Nolte jumps up and exclaims “I got it!” Cut to him at psych conferences showing his new findings. People are unenthused. Cut to him throwing a chair through a window and screaming, “Why won’t people listen to me!” Cut to him in a conference room screaming at a group of executives:

“Do you know which population has some of the highest self-esteem on the planet?!? Violent criminals! Violent criminals feel pretty damn good about themselves, too, you fucking pigs!”2

The executives all look around at each other, skeptical. The big, evil corporate boss man folds his fingers into a steeple in front of his brow—he’s a really bad actor—and says, “Just tell me the truth, damnit.”

Nolte explodes: “YOU WANT THE TRUTH? YOU CAN’T HANDLE THE TRUTH!!! …ABOUT SELF-ESTEEM!”

Fade to black… cut and scene.

When all is said and done, the research on self-esteem really only strongly correlates with one thing: how good people feel, in general.3

This is pretty damning. Think about it: we invented a metric that measures how good people feel about themselves, and after decades of research, the only thing it seems to reliably predict is how people feel in general.

Self-esteem meme

Most people have seen Self-Esteem: First Blood and learned the supposed benefits of self-esteem. Few people have seen it’s lesser-known sequel, Self-Esteem II: Better Data Methodology Strikes Back! and discovered that there’s not much data backing up any of the supposed benefits. (It’s okay, the sequel went straight to DVD.)

What even fewer people know is that there’s a third self-esteem movie in the works. It’s tentatively titled, Self-Esteem III: It Turns Out Self-Esteem is a Complex and Multi-faceted Variable and Can Be a Good or Bad Thing Depending on What’s Being Measured.

It will probably be sold to Netflix, only because Netflix will buy anything.

The new film will explain which contexts self-esteem is a useful measurement to apply and which contexts it’s useless or even unhealthy to use. Here’s a quick synopsis breaking down what it will be about:

Healthy vs Toxic Forms of Self-Esteem

Researchers have found that instead of self-esteem existing on a high/low scale, there are actually different types of self-esteem.4 We can break these down into two broad categories, healthy and toxic self-esteem:

  1. Healthy self-esteem is based on how we feel about the things we can control in our lives. For example, you might not directly control how much money you make at the moment, but you can control how hard you work and the skills you focus on to improve your chances at earning more. So, instead of beating yourself up for not earning much money, you take pride in your work ethic and your ability to learn new things and you feel good about it. This makes you feel like a competent person who will eventually earn more money.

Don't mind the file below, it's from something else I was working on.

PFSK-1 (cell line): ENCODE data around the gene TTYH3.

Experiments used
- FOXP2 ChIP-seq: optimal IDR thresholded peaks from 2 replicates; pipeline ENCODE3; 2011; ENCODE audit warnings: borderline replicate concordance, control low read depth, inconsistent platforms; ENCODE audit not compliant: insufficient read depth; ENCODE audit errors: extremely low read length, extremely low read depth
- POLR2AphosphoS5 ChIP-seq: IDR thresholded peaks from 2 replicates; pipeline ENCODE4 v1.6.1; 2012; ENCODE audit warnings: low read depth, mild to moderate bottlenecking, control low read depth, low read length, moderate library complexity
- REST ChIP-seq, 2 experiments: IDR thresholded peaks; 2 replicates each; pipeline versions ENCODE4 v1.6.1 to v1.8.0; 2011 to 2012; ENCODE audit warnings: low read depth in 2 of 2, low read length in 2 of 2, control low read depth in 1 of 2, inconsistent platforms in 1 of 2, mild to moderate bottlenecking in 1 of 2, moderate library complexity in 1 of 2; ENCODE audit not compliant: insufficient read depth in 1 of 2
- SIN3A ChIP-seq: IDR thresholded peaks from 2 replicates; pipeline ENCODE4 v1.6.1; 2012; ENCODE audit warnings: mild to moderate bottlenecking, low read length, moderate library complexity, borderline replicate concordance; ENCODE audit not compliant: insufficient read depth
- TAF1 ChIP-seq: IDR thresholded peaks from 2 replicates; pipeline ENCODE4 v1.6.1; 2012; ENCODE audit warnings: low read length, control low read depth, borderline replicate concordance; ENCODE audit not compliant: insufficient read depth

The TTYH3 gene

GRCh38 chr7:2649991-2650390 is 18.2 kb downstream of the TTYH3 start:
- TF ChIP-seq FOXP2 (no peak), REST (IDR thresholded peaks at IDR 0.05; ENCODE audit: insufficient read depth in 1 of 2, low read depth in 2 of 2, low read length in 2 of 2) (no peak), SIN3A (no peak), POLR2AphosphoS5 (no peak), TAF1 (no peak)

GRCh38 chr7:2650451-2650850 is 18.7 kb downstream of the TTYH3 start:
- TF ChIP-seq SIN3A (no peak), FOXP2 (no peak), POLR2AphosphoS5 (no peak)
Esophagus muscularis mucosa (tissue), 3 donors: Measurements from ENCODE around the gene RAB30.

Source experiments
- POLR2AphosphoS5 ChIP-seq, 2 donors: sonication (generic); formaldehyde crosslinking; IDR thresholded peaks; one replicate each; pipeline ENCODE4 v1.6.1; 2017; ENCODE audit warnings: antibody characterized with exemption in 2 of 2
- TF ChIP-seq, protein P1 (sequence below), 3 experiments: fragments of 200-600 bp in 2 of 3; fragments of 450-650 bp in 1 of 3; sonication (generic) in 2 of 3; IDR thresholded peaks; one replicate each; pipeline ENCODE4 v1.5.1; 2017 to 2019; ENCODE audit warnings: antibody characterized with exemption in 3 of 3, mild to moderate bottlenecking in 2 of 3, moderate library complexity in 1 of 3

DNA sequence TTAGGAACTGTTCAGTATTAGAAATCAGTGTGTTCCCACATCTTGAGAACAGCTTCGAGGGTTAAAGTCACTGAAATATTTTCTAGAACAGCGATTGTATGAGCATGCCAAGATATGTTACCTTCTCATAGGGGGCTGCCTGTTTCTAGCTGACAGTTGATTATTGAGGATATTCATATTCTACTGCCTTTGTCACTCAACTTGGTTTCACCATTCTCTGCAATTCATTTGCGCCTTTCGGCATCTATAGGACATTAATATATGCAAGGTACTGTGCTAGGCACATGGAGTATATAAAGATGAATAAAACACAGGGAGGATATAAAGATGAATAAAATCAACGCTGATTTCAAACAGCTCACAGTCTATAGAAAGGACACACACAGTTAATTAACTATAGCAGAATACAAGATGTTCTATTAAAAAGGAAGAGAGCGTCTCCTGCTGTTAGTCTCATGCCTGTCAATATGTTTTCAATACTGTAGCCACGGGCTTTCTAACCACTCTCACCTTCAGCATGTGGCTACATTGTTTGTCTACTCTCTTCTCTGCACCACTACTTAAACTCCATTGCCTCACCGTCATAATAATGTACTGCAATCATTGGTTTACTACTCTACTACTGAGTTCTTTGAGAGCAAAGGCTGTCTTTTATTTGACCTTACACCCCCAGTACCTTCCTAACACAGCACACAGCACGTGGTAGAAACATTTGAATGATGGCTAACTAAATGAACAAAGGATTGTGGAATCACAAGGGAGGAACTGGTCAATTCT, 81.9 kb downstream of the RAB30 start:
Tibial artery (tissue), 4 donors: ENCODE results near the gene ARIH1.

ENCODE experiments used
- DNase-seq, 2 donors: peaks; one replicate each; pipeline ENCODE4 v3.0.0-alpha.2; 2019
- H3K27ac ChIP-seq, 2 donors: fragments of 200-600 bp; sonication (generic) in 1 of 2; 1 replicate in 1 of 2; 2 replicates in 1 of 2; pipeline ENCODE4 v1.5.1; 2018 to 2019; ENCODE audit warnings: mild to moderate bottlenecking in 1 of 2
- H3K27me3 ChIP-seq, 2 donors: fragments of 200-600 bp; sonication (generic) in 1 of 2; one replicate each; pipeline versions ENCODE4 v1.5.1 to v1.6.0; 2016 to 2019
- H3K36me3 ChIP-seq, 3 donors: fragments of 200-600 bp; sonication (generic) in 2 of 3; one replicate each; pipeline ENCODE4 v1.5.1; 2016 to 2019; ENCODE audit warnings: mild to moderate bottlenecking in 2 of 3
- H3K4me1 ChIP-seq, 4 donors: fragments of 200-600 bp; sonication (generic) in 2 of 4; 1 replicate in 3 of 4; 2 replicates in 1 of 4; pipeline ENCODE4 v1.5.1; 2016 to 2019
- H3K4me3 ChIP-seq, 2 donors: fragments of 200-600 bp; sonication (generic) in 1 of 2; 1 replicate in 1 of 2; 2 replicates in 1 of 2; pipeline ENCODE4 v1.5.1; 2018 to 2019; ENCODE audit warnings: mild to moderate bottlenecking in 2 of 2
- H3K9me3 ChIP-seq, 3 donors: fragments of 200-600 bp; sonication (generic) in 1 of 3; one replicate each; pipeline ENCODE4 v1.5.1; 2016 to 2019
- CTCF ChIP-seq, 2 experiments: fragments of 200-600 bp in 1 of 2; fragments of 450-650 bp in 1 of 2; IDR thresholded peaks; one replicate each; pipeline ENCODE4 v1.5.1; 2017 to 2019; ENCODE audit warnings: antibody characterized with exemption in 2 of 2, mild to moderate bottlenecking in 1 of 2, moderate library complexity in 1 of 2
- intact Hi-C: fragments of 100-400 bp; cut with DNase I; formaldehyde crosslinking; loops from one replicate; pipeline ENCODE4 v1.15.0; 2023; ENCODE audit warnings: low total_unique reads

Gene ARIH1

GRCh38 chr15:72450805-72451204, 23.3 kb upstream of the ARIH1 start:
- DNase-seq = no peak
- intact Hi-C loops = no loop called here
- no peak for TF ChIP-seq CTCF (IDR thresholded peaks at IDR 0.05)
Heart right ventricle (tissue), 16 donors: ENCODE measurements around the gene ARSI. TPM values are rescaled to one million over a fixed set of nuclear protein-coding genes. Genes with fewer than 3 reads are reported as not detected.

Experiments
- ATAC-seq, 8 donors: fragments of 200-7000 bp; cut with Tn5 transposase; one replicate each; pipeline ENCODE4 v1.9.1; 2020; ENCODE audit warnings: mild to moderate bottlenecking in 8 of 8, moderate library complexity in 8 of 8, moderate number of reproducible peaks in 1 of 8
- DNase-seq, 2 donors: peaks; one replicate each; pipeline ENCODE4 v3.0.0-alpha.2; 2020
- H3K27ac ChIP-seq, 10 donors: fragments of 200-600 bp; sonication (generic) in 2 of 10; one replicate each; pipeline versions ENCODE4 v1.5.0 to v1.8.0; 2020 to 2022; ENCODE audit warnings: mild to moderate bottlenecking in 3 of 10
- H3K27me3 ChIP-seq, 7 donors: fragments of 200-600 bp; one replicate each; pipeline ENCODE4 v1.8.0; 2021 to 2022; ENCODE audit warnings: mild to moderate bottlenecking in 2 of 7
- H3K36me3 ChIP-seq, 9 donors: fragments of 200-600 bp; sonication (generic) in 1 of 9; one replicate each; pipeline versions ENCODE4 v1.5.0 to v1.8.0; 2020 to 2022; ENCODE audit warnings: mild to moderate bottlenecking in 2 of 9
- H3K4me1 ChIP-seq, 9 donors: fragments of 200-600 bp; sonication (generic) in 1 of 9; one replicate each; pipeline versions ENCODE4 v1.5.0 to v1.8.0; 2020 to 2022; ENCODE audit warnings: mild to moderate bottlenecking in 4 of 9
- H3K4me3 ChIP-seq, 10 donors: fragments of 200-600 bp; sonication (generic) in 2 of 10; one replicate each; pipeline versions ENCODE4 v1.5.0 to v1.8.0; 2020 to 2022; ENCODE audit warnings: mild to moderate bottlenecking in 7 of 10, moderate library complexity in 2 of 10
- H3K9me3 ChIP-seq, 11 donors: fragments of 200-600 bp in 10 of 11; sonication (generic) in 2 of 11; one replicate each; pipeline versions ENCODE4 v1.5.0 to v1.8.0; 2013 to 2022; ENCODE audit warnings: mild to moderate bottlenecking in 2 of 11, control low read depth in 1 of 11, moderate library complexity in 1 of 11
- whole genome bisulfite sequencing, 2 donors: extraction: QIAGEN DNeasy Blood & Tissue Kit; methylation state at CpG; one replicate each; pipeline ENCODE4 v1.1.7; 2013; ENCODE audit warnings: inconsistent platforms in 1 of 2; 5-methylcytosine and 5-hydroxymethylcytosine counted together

2. Toxic self-esteem is derived from external, uncontrollable things in your life. This makes your self-worth a lot more fragile. The slightest indication that you’re not living up to some external metric can bring the whole facade down. For example, if you base your self-worth on whether or not everyone likes you, well as long as you think everyone likes you, you’ll feel good about yourself. But it also turns you into an overly-sensitive little dickhead, where every little awkward conversation or irritated look makes you question not just your own self worth, but the value of life itself.

Toxic forms of self-esteem arise when we pursue self-esteem for its own sake, as an end in itself, rather than just experiencing it as a byproduct of being a competent, well-adjusted human being. When we do this, we end up spending all of our time and energy trying to feel good about something instead of, you know, actually becoming good at something.

Toxic self-esteem fails because setbacks, thorny challenges, and just the world taking a shit on us every now and then, are all inevitable in life. They are also what push us to grow as humans. But when we believe we deserve to feel good all the time, anything that happens to make us feel bad it isn’t just a problem to be addressed, it becomes a personal attack on us.

Rather than maturing and rising to the challenges of life, we stay stuck in an immature worldview where we’re left wondering why the universe is conspiring against us rather than just solving the normal problems of life.

In my book, The Subtle Art of Not Giving a F*ck, I tell the story of a guy I knew, “Jimmy.” He was a serial, wannabe “entrepreneur,” a grifter who tricked people into giving him money with his schemes. He was always blathering on about all the famous and important people he supposedly knew. He’d get family and friends to invest in some new business idea he had only to disappear with their money and never talk to them again. He maxed out credit cards at fancy restaurants so he could impress a “client” or a date or whoever.